This is the Vuelta's second visit to the ski resort of Aramón Valdelinares. The first was back in 2005, when Roberto Heras jumped away from rival Denis Menchov in the final kilometre to take the stage win and remove the leader's gold jersey (as it was back then) from the shoulders of Australian Brad McGee. Heras went on to win the title but was stripped of the victory after testing positive for EPO. He then successfully challenged the validity of that test and was reinstated as the winner in 2012. The climb to Valdelinares is steady and, at 11km, is longer than anything that's gone before. Today's winner may not emulate Heras in taking the title but the overall contenders for the red jersey will become very evident.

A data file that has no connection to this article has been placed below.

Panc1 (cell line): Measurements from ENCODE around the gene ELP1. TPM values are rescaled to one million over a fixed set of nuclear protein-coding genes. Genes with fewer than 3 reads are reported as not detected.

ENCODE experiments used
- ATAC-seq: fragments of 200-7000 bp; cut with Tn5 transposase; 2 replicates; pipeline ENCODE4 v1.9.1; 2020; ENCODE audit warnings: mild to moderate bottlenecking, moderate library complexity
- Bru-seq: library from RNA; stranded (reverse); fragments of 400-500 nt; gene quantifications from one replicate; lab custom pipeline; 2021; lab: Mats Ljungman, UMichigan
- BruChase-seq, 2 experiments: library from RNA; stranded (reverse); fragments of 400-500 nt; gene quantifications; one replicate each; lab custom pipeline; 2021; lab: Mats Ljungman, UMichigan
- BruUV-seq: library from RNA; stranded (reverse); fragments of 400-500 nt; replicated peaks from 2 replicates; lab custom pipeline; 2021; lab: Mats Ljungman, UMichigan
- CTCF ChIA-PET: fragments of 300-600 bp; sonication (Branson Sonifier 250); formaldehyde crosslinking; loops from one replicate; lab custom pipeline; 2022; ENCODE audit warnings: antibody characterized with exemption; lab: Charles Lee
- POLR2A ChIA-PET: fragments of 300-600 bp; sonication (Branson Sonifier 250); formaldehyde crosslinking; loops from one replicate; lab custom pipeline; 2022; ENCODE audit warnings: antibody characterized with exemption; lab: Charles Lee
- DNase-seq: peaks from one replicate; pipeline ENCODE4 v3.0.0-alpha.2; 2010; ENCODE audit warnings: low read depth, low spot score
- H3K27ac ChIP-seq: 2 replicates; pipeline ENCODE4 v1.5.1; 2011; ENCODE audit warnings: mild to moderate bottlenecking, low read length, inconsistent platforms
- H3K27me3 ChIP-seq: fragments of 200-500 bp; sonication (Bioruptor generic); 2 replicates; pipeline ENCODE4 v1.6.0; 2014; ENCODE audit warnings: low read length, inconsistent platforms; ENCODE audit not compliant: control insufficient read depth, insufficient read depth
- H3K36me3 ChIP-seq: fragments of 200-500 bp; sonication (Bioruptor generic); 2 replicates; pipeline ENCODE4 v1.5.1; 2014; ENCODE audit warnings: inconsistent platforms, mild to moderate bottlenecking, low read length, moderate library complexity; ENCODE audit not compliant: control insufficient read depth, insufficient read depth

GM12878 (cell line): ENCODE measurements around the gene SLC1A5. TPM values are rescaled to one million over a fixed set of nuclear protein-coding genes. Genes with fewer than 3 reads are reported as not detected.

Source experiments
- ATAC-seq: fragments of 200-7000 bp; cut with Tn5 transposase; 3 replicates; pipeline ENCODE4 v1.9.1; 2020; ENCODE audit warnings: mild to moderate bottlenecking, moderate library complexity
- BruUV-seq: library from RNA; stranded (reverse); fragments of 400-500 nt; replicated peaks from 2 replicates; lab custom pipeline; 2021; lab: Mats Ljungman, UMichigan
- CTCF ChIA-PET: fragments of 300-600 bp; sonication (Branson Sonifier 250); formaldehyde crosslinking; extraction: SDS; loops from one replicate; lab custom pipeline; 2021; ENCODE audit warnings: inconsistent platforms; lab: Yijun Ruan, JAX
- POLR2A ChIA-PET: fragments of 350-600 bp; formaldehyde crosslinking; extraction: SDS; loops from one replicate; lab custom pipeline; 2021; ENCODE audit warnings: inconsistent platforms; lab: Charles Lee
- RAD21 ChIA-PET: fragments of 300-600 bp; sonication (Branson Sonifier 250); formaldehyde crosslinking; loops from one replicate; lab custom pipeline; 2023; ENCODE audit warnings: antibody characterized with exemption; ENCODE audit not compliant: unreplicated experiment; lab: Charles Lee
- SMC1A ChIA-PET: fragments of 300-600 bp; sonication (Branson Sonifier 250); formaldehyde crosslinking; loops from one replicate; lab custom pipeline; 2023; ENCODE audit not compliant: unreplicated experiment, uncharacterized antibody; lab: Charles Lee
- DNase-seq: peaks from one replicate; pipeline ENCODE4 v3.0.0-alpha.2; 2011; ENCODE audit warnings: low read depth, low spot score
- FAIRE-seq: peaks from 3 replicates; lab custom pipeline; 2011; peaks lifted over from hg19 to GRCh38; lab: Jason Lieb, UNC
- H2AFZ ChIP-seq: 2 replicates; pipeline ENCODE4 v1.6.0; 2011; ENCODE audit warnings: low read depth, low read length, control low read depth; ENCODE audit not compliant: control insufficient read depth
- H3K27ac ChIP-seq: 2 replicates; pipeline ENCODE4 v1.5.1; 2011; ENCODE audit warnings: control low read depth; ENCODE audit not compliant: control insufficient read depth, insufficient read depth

José Azevedo says: "I rode this in 2005 and I know it's a complicated climb. There will probably be lots of wind early on in the stage, which creates another difficulty. The gc riders will want to gain time on each other at the toughest finish so far."